The Top Ten Principles of Memory that Every Interviewer Should Know
Despite decades of international research on memory in hundreds of thousands of experimental studies, few invariant principles of memory operations have been isolated for use by investigative interviewing practitioners.
Speaking at the MyKludo conference on Investigative Interviewing, Jane Goodman-Delahunty, Professor of Forensic and Legal Psychology at Charles Sturt University and a Member of the New South Wales Civil and Administrative Tribunal presented the top ten principles of memory that every investigative interviewer should know. Jane Goodman-Delahunty’s empirical legal studies help to foster evidence-based decisions to promote social procedural and distributive justice. Her research has been funded by the High Value Detainee Interrogation Group of the U.S. Federal Bureau of Investigation, the Australian Royal Commission Into Institutional Responses to Child Sexual Abuse, and the Australian Research Council.
The session gave overview of different types of memory systems and processes with a major focus on 10 key functions or principles of memory:
1. the cue-driven nature of memory,
2. what really causes forgetting,
3. question types that cause and reduce cue overload,
4. what makes a memory distinctive,
5. why it is so challenging for people to recall recurring events;
6. how memory is impacted by circumstances at the time of an event that interact with those at the time of the interview;
7. how people use available information to generate coherent accounts,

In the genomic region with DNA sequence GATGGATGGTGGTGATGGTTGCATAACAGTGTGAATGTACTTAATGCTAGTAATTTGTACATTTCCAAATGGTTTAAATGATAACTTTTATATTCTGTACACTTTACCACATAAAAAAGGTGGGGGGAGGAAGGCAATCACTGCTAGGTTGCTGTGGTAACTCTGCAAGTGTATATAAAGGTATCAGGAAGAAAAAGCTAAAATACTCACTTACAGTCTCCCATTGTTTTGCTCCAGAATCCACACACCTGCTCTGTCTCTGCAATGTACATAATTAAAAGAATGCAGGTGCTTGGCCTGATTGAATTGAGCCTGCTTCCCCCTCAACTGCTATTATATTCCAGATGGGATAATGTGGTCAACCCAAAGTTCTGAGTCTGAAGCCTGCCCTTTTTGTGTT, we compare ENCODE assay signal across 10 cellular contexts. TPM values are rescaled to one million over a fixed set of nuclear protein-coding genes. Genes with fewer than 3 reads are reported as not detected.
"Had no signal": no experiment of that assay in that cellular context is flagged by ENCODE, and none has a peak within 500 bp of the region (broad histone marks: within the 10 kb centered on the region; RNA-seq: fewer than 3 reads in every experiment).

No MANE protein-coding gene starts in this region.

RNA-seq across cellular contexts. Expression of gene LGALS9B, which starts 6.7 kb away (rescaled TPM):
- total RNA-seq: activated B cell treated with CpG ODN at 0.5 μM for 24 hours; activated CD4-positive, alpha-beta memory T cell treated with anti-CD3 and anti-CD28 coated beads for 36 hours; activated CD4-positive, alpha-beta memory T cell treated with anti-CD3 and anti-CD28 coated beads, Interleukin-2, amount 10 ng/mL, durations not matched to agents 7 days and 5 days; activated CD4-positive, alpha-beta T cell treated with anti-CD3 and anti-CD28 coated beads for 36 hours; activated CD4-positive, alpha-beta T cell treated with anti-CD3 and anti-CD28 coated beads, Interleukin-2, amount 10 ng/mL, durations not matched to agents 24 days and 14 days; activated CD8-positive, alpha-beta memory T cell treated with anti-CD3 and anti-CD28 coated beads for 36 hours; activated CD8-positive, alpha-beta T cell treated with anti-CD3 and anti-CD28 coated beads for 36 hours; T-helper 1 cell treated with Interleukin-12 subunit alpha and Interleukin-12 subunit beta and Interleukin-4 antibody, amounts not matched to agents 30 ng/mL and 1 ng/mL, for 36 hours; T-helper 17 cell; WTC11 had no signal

8. the strengths of episodic versus generic, semantic memory;
9. why greater specificity leads to memory vulnerabilities;
10. what makes people susceptible to suggestion.
Professor Delahunty explored how these ten principles can be applied in interviews to promote more accurate remembering and fewer false accounts. Understanding of these memory functions will shed light on memory performance across the lifespan so that investigators know what to expect regarding gaps in people’s recall of childhood memories, the reminiscence bump in adolescence and early adulthood, and distinctive features of memory processes in older witnesses. This presentation also covered findings on common misperceptions and erroneous beliefs about memory endorsed by police and lay people versus scientifically grounded views of memory.
Jane Goodman-Delahunty is one of the top researchers in the Legal Forensic arena, her recent books include “Understanding sexual harassment: Evidence-based forensic practice” (American Psychological Association, in press), “Trends in legal advocacy: Interviews with prosecutors and criminal defence lawyers across the globe” (CRC Press, 2017), and “Juries, science and popular culture in the age of terror” (Palgrave, 2017).